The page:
Henry “Pathe” Lehrman: Sadist of Silent Slapstick Cinema


Today (according to historian Brent Walker) is the birthday of silent movie comedy actor and director Henry “Pathe” Lehrman (1884-1946). Some other sources give March 30. I really don’t care. And besides I didn’t do one on the 30th, so here it is).

Lehrman was a troublemaker and no mistake. A Viennese native, he got his famous nickname when he walked on to the Biograph lot claiming to have worked for the French studio Pathé Frères. He acted at Biograph from 1909 through 1912, then joined his old Biograph cohort Mack Sennett at his newly formed Keystone studios where he played a key role in helping to develop the house style from 1912 through 1914, first as an actor, then an assistant director, then a full fledged director, then director of his own production unit. Lehrman became famous for his recklessness. If Sennett’s style was wild ‘n’ woolly, Lehrman would outdo him, often risking life and limb of his comedians in order to make the most amazing yuks.

Lehrman’s best known film today is probably Kid Auto Races at Venice (1914), which he directed, and co-starred in with Charlie Chaplin. To add a level of “meta” to it, in the film he is playing a movie director — he’s the camera man who keeps getting pissed at Chaplin’s tramp as he tried to get in front of the lens. This was Chaplin’s third film for Keystone, although the second to be released, and the first in which the public got to see his famous costume.

Sennett and Lehrman butted heads constantly, so Lehrman left with Ford Sterling to work at Universal, and then founded Lehrman Knock-Out Comedies (L-KO). In 1917, he went from there to Fox, where he was in charge of the Sunshine Comedies brand until 1919.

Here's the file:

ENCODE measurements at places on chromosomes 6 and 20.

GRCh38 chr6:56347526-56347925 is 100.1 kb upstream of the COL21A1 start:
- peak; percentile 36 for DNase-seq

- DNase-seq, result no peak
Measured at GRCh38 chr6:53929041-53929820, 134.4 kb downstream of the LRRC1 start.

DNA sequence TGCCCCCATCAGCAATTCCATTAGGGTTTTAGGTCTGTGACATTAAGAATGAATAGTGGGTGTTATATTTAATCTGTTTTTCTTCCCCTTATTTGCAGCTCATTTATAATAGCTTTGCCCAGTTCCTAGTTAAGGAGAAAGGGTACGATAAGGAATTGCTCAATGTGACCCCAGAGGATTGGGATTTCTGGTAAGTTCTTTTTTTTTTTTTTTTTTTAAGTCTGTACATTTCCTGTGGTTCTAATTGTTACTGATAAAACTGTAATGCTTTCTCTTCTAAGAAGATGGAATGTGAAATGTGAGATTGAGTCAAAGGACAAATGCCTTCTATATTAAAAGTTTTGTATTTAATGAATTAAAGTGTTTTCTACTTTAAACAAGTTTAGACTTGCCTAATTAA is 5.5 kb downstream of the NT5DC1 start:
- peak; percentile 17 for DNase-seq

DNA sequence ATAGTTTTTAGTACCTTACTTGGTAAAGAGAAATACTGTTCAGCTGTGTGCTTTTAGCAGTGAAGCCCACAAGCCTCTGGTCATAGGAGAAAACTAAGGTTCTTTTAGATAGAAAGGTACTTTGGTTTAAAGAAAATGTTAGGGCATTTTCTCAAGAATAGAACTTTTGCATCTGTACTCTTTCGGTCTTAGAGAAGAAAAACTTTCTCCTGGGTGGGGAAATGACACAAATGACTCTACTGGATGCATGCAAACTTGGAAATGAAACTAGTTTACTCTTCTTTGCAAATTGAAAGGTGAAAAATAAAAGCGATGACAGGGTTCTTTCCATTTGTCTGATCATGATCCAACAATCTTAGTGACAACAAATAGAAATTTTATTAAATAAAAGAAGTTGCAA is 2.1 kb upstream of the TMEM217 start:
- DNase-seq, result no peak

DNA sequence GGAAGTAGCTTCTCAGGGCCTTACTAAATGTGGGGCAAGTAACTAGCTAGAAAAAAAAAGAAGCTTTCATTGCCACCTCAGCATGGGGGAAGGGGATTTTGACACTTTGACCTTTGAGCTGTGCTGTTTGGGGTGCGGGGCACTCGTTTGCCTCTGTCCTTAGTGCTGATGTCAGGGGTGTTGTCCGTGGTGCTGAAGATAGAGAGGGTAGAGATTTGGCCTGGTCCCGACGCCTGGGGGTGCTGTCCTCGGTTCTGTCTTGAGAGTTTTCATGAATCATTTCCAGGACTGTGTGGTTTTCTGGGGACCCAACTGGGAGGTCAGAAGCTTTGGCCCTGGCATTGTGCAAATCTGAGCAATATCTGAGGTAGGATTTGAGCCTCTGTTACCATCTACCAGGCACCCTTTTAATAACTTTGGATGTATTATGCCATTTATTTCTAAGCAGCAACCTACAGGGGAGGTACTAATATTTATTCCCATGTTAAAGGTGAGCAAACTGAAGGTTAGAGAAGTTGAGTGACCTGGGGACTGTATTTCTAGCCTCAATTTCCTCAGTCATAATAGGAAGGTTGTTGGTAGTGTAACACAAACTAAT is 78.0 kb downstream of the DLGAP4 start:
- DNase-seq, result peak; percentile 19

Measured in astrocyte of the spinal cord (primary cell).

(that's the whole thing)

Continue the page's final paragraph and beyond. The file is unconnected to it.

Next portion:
In 1920, he produced A Twilight Baby, starring Lloyd Hamilton and Virginia Rappe, with whom he was intimately involved. (Rappe would become famous the following year when her mysterious death caused the downfall of unfortunate scapegoat Roscoe Arbuckle). Lehrman got a brief jolt of publicity as one of the few movie colony people to vocally join the anti-Arbuckle forces.

His producing credits cease in 1921 (he’d tried to start a studio but it went under) but he continued to direct until 1931. In the mid 30s he worked as a screenwriter on such movies as Moulin Rouge and Bulldog Drummond Strikes Back. His final credits consisted of gagwriting on Laurel and Hardy’s atrocious late pictures Jitterbugs (1943), The Big Noise (1944) and The Bullfighters (1945). He passed away in ’46.

Just as interesting, if not more so, as his cinematic record, is his criminal record, quite a good measure I imagine, of the kind he guy he must have been. In 1914, he was jailed for speeding (30 days, ouch! Very different times). In 1925, jailed again for speeding. In 1926, arrested for booze (it was Prohibition), and then arrested again for bothering a woman. In 1937, he was arrested for drunk driving; his pretty little passenger, a 24 year old actress, lost an eye. In addition to Rappe (who was no prize herself), the women in Lehrman’s life also included model and actress Jocelyn Leigh, with whom he was legally hitched from 1922 to 1924.

For more on silent and slapstick comedy, including the pioneering career of Henry “Pathe” Lehrman, please check out my book: Chain of Fools: Silent Comedy and Its Legacies from Nickelodeons to Youtube

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